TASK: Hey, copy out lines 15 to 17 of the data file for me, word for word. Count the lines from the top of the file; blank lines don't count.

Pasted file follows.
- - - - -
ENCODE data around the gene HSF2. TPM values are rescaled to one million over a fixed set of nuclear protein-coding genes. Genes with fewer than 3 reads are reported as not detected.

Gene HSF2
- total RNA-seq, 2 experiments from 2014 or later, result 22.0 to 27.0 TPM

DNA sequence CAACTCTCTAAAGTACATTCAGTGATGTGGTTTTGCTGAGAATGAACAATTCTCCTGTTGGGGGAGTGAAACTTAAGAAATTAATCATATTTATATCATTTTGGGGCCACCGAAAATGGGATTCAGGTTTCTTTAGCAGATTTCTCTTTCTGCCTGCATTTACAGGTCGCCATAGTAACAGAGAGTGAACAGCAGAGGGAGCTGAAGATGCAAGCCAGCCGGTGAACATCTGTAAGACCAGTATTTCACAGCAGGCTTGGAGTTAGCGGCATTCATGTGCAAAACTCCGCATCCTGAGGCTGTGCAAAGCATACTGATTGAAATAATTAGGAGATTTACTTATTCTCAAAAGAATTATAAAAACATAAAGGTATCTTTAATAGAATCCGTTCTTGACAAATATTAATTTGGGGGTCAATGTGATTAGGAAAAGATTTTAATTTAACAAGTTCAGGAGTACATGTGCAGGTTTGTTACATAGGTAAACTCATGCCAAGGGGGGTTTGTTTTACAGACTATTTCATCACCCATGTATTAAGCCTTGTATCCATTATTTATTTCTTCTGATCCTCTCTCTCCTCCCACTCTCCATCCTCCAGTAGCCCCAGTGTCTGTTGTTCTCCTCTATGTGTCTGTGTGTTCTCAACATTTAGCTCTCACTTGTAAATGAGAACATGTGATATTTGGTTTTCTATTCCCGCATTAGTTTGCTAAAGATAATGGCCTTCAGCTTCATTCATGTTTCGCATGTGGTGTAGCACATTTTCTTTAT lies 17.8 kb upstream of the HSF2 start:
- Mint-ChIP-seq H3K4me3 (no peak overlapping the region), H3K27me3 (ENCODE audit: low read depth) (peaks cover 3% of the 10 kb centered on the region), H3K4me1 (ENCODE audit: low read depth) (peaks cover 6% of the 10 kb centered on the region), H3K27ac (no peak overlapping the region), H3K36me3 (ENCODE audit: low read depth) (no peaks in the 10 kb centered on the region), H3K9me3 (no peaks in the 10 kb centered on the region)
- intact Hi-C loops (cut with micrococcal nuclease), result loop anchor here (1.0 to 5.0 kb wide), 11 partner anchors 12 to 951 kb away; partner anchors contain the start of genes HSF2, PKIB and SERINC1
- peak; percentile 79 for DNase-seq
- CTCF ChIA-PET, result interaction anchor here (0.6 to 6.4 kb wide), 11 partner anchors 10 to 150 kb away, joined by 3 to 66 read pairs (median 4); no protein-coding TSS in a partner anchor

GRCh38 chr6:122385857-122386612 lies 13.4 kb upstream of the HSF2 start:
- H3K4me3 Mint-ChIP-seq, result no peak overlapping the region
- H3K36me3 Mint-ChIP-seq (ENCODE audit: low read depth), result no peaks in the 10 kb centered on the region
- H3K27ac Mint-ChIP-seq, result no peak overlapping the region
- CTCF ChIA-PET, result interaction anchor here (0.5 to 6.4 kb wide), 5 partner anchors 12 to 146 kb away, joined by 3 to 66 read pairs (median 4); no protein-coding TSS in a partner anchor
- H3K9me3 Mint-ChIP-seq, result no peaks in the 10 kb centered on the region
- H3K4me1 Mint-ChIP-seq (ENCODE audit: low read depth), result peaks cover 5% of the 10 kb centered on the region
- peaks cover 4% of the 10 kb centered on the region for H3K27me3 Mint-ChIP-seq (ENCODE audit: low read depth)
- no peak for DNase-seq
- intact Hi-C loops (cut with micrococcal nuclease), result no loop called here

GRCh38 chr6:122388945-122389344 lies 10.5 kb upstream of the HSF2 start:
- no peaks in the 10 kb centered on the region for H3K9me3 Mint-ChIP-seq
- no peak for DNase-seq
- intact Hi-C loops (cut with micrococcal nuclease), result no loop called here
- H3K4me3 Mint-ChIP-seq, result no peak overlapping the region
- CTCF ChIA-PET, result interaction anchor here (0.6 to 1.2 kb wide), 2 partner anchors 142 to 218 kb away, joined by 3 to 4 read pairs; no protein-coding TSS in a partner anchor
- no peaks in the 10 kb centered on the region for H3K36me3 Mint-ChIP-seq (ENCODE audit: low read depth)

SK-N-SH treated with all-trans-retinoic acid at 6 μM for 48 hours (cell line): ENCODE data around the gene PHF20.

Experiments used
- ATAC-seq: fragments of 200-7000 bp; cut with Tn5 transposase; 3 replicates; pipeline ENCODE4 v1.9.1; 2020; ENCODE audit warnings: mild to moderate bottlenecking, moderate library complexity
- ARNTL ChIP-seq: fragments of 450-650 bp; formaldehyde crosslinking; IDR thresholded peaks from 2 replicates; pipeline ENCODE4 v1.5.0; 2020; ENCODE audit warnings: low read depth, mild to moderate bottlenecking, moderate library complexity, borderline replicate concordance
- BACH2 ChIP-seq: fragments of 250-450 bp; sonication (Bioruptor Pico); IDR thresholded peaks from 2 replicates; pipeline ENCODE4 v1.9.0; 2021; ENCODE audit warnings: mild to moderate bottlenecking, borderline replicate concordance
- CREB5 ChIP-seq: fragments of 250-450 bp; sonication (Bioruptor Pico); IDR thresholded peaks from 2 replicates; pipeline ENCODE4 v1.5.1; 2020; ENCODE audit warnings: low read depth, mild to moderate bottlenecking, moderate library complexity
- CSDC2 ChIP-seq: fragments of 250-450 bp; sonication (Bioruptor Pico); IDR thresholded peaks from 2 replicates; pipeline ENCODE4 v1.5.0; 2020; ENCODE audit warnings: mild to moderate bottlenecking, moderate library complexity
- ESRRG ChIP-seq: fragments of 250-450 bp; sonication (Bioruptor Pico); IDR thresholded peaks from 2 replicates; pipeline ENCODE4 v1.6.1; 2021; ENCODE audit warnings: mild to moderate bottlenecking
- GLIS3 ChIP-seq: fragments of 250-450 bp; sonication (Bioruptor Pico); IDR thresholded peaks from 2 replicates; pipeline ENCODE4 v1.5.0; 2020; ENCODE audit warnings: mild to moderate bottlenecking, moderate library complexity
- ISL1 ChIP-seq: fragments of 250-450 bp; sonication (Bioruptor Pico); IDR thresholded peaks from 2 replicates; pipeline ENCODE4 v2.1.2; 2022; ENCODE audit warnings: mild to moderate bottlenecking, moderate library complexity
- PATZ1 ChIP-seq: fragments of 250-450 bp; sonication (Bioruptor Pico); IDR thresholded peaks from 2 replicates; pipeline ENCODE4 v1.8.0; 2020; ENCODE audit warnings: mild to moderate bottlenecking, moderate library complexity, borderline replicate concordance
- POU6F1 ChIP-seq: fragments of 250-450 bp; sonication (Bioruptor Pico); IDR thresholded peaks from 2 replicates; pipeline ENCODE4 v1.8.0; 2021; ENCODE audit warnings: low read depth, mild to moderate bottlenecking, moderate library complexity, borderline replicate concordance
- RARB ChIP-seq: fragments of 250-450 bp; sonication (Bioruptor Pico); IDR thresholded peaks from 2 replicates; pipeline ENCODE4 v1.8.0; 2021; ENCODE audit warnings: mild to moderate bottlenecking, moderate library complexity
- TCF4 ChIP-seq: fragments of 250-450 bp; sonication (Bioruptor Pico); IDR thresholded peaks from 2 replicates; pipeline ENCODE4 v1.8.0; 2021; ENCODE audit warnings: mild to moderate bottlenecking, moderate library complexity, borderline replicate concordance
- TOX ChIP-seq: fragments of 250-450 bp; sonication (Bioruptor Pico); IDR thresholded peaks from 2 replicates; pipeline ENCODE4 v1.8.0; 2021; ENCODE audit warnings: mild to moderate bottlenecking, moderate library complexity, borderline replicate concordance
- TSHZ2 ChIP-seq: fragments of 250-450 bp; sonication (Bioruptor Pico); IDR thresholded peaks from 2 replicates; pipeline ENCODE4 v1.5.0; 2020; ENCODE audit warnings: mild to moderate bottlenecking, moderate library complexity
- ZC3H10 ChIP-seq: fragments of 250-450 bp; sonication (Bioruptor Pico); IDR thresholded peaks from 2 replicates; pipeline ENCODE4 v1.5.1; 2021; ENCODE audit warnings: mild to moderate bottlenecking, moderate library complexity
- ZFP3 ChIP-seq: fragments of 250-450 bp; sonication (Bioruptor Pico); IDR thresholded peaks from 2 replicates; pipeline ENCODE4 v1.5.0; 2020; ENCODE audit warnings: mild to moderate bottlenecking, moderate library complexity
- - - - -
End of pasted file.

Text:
- H3K4me1 Mint-ChIP-seq (ENCODE audit: low read depth), result peaks cover 5% of the 10 kb centered on the region
- peaks cover 4% of the 10 kb centered on the region for H3K27me3 Mint-ChIP-seq (ENCODE audit: low read depth)
- no peak for DNase-seq